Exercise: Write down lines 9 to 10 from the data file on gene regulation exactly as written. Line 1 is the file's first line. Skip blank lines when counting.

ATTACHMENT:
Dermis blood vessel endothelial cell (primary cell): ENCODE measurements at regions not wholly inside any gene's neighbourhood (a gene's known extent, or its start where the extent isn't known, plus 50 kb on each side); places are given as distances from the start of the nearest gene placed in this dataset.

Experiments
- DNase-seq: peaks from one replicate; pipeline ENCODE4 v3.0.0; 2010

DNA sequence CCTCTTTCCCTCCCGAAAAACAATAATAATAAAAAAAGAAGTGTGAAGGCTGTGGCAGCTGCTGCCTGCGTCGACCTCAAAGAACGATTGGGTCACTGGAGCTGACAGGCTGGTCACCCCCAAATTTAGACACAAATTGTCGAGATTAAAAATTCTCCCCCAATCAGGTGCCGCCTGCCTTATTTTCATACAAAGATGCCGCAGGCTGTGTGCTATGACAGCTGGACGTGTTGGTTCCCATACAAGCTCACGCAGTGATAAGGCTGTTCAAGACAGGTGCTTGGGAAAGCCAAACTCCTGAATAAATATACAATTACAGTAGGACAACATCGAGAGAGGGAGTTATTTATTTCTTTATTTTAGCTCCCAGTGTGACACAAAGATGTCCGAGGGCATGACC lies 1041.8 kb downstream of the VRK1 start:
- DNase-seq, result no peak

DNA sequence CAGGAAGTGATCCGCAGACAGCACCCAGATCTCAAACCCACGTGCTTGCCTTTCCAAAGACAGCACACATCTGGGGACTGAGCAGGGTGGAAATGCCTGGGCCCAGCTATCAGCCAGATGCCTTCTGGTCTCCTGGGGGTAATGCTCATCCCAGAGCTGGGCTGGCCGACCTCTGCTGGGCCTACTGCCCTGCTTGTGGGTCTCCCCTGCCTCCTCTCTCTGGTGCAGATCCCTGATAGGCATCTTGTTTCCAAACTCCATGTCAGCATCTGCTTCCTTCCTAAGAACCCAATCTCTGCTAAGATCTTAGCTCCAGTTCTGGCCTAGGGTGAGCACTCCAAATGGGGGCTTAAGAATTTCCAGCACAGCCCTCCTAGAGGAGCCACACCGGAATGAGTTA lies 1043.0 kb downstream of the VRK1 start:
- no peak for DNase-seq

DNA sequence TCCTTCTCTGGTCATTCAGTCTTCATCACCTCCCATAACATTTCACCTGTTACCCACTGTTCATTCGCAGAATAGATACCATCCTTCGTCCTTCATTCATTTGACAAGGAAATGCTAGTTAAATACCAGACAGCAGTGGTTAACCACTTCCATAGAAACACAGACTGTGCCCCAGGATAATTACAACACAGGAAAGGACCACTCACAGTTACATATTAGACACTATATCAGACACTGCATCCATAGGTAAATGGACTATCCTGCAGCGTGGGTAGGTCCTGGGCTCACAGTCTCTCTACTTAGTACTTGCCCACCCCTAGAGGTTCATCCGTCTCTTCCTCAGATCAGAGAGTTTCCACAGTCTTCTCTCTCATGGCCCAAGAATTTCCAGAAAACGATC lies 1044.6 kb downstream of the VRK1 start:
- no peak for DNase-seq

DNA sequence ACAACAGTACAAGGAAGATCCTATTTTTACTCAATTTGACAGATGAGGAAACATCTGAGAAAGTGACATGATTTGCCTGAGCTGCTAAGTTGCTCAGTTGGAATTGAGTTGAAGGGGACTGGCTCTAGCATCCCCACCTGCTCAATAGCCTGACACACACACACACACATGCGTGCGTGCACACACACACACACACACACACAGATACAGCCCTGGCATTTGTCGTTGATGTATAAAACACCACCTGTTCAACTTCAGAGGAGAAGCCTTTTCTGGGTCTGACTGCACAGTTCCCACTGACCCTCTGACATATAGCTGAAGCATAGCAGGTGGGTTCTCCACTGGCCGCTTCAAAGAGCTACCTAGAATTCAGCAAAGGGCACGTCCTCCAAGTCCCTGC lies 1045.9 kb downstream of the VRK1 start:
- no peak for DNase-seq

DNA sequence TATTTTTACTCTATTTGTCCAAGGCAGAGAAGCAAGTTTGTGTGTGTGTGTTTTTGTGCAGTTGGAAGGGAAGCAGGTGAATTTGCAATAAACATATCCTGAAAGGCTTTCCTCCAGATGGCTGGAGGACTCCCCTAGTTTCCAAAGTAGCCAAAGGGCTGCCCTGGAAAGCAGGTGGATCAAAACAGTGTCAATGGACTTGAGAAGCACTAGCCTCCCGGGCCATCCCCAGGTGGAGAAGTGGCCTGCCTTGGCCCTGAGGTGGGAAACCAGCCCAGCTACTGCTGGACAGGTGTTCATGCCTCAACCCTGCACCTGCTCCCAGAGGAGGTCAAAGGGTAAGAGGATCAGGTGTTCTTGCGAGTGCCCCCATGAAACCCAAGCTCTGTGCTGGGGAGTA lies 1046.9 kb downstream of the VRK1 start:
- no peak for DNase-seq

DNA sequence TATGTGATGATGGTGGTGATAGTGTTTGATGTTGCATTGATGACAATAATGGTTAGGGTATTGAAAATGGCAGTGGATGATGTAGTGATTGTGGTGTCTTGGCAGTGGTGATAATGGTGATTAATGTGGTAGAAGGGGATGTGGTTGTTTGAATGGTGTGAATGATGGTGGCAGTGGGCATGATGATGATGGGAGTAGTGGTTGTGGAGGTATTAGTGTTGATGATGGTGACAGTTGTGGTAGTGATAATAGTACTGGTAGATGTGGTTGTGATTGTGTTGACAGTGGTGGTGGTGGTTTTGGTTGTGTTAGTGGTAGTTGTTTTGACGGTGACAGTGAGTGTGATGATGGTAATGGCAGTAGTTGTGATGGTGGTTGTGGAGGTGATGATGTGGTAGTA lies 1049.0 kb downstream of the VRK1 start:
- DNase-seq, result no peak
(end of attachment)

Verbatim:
- no peak for DNase-seq

DNA sequence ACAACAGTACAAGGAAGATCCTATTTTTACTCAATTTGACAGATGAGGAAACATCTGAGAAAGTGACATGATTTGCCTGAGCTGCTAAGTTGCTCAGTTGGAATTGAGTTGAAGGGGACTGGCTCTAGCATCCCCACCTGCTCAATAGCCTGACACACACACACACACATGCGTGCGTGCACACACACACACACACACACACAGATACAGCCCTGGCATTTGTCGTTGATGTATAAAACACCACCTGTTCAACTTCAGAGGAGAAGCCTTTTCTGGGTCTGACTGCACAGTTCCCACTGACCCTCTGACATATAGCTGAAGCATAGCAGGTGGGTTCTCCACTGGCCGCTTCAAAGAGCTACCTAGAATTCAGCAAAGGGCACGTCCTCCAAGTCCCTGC lies 1045.9 kb downstream of the VRK1 start: